Senate Majority Leader Mitch McConnell (R-Ky.) on Thursday blocked two House-passed funding bills that would reopen the federal government.
Democratic Sens. Chris Van Hollen (Md.) and Ben Cardin (Md.), surrounded by roughly two dozen of their Senate Democratic colleagues, took to the Senate floor Thursday and asked for consent to vote on a series of bills that would end the partial government shutdown, which was in its 20th day.
One bill would have funded the Department of Homeland Security (DHS) through Feb. 8, and a separate package would have funded the remaining agencies without current-year appropriations through Sept. 30.
McConnell objected to the Democratic request, saying he won’t agree to “pointless show votes” on bills Trump won’t sign.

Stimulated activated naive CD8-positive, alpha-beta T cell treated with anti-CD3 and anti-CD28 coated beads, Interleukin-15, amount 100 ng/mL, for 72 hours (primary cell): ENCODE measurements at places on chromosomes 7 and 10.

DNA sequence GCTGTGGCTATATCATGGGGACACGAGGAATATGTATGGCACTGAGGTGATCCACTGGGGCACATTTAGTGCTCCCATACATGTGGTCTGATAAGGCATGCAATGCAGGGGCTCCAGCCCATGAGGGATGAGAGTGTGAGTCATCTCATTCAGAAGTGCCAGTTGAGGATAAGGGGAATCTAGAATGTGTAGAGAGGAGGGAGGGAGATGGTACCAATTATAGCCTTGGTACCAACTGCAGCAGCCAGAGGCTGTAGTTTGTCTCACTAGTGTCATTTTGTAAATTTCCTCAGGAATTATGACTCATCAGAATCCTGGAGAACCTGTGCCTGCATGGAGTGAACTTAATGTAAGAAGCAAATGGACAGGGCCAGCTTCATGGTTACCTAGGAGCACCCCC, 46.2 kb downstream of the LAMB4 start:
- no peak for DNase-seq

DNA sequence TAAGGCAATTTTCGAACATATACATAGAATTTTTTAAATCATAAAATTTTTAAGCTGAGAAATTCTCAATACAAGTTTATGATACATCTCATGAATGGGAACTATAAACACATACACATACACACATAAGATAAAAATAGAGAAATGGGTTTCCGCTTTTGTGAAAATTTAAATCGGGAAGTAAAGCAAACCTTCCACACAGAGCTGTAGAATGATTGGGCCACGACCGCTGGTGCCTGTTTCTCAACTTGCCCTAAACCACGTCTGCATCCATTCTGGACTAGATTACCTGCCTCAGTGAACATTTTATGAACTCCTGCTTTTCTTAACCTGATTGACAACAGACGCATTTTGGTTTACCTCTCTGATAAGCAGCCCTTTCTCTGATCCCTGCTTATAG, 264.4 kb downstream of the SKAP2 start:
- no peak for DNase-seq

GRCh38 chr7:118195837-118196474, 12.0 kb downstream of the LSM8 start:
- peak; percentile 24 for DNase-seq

“The last thing we need to do right now is trade pointless — absolutely pointless — show votes back and forth across the aisle,” McConnell said.
Sen. Ben Cardin of Maryland said the bills were uncontroversial and were broadly supported by Republicans in the past. Cardin says the country is being “held hostage” by President Donald Trump as he seeks funding for a U.S.-Mexico border wall.
In 2013, McConnell argued that shutdowns were antithetical to “conservative policy.”
“There will not be another government shutdown. You can count on that,” McConnell said in October 2013, at the end of a 16-day standoff over Obamacare. “Shutting down the government, in my view, is not conservative policy. I don’t think a two-week paid vacation for federal employees is conservative policy.”
In November 2018, McConnell dismissed the idea that the government would shut down in December.
“No, we’re not going to do that,” he told reporters who asked about the president’s demand for border wall funding at the time.